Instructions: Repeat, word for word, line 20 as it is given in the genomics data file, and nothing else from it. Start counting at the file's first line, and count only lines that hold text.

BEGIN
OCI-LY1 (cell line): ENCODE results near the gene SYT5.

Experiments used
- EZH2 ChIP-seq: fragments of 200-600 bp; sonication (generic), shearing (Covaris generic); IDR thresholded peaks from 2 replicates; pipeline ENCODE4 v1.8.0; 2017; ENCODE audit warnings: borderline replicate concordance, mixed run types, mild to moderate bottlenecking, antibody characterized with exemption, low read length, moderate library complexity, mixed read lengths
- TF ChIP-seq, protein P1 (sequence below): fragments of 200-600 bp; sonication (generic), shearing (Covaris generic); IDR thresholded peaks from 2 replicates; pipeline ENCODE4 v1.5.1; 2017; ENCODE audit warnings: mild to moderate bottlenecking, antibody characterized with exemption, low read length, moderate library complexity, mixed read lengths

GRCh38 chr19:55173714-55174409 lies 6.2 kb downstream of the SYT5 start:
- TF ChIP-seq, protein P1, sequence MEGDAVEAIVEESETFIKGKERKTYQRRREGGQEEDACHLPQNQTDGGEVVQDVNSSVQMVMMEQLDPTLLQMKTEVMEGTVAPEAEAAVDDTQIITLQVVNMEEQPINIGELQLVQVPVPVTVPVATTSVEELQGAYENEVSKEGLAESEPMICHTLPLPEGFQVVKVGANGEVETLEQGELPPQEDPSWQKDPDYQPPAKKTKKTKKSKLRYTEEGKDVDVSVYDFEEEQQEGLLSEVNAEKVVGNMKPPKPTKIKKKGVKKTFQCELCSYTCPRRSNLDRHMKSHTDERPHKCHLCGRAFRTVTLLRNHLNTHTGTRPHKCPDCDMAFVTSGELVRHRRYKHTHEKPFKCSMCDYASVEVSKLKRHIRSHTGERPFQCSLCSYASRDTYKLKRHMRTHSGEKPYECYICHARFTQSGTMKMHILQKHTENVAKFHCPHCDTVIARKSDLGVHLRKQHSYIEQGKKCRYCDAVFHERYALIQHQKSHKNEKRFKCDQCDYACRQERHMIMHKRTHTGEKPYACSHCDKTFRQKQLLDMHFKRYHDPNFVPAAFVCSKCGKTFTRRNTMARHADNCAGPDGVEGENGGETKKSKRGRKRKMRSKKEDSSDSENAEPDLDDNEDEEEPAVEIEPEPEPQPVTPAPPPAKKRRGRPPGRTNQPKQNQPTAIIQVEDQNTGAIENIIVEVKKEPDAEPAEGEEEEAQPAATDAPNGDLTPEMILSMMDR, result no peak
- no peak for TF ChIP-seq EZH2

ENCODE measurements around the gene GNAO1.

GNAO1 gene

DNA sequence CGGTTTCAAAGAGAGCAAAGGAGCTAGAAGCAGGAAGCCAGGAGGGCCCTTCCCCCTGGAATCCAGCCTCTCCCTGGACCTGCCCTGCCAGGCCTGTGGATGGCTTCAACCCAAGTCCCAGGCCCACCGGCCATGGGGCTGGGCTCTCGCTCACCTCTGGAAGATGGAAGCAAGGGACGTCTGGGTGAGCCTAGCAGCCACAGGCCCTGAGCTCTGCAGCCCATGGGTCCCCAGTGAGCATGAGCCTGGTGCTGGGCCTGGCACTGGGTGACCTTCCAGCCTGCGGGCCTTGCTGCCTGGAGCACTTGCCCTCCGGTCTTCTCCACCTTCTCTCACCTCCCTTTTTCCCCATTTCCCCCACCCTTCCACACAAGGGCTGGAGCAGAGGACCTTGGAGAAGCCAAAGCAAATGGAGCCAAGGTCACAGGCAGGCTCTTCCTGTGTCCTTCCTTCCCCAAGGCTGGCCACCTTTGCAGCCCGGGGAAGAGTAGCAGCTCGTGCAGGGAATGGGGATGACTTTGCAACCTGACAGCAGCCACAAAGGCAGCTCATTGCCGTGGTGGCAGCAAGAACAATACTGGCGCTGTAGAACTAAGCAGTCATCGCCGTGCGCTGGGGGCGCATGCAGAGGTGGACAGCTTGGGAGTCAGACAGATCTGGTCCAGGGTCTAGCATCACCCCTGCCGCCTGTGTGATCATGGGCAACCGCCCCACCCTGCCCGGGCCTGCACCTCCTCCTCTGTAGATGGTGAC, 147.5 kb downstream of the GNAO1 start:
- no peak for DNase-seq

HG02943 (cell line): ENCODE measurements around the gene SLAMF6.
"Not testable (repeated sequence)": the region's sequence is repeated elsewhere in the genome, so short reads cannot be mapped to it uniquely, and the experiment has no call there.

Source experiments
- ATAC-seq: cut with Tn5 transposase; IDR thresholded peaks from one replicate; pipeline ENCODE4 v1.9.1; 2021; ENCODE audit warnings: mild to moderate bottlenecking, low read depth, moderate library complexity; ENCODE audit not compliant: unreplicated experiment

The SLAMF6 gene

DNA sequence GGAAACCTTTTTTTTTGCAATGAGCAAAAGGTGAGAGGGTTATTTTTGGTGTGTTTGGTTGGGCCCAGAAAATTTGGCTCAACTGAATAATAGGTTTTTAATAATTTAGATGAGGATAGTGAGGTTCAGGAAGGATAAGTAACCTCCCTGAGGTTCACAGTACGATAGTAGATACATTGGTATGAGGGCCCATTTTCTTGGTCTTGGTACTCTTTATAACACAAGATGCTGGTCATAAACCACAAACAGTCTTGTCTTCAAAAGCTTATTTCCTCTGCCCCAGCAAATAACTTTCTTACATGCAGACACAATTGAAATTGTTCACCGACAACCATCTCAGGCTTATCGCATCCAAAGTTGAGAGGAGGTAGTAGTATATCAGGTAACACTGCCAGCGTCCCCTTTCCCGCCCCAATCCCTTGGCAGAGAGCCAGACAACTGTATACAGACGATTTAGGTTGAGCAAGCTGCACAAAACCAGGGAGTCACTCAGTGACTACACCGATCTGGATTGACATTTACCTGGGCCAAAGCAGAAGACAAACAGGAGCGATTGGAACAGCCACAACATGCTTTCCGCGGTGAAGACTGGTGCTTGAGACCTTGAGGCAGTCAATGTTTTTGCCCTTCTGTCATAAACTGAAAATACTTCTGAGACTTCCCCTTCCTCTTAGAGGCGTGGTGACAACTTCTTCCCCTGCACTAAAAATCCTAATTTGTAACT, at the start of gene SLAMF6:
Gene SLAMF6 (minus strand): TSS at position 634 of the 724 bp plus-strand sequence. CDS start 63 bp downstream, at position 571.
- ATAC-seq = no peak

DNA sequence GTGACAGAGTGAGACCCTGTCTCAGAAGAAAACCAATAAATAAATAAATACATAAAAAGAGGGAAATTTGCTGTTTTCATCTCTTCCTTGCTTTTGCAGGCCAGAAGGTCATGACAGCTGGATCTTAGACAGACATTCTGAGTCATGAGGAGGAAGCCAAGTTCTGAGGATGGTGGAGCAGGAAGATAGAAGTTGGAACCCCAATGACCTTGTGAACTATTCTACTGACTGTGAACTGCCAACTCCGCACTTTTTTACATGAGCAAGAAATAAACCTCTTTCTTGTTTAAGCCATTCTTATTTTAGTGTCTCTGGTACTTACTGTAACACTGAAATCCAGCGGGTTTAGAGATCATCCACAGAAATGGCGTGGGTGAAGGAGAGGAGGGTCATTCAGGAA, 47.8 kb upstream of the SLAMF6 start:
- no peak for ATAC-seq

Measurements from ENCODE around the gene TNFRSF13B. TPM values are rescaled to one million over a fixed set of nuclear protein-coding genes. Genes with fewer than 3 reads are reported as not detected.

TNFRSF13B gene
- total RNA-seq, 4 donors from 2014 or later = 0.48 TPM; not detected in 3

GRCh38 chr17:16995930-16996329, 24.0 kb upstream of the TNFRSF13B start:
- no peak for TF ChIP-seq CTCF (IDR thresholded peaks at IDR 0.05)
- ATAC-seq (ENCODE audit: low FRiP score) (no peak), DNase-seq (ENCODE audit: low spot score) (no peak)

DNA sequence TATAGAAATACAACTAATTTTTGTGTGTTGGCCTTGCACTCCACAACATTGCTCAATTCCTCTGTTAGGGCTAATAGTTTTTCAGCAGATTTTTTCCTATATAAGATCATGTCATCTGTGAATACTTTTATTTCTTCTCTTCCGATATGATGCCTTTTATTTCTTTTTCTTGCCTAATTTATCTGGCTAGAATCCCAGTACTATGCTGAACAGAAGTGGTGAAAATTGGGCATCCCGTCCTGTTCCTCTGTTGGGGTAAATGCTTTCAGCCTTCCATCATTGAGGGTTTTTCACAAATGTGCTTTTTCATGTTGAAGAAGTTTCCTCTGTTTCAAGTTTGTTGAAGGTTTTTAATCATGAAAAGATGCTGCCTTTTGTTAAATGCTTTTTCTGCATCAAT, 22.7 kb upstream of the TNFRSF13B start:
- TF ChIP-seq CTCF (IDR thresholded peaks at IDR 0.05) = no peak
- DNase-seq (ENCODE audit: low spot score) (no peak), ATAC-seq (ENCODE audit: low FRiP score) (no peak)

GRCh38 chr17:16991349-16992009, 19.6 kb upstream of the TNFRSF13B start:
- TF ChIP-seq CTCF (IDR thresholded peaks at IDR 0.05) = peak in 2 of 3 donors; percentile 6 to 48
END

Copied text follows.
DNA sequence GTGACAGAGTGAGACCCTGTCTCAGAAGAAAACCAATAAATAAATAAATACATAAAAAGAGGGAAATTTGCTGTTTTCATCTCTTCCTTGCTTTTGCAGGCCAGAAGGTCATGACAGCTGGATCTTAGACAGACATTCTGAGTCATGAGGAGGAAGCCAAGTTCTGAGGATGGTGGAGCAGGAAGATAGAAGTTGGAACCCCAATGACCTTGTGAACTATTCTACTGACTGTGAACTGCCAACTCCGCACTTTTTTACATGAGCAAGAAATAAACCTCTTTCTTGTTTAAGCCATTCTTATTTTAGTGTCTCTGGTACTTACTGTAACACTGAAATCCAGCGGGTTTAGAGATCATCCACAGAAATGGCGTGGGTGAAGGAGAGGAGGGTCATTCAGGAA, 47.8 kb upstream of the SLAMF6 start: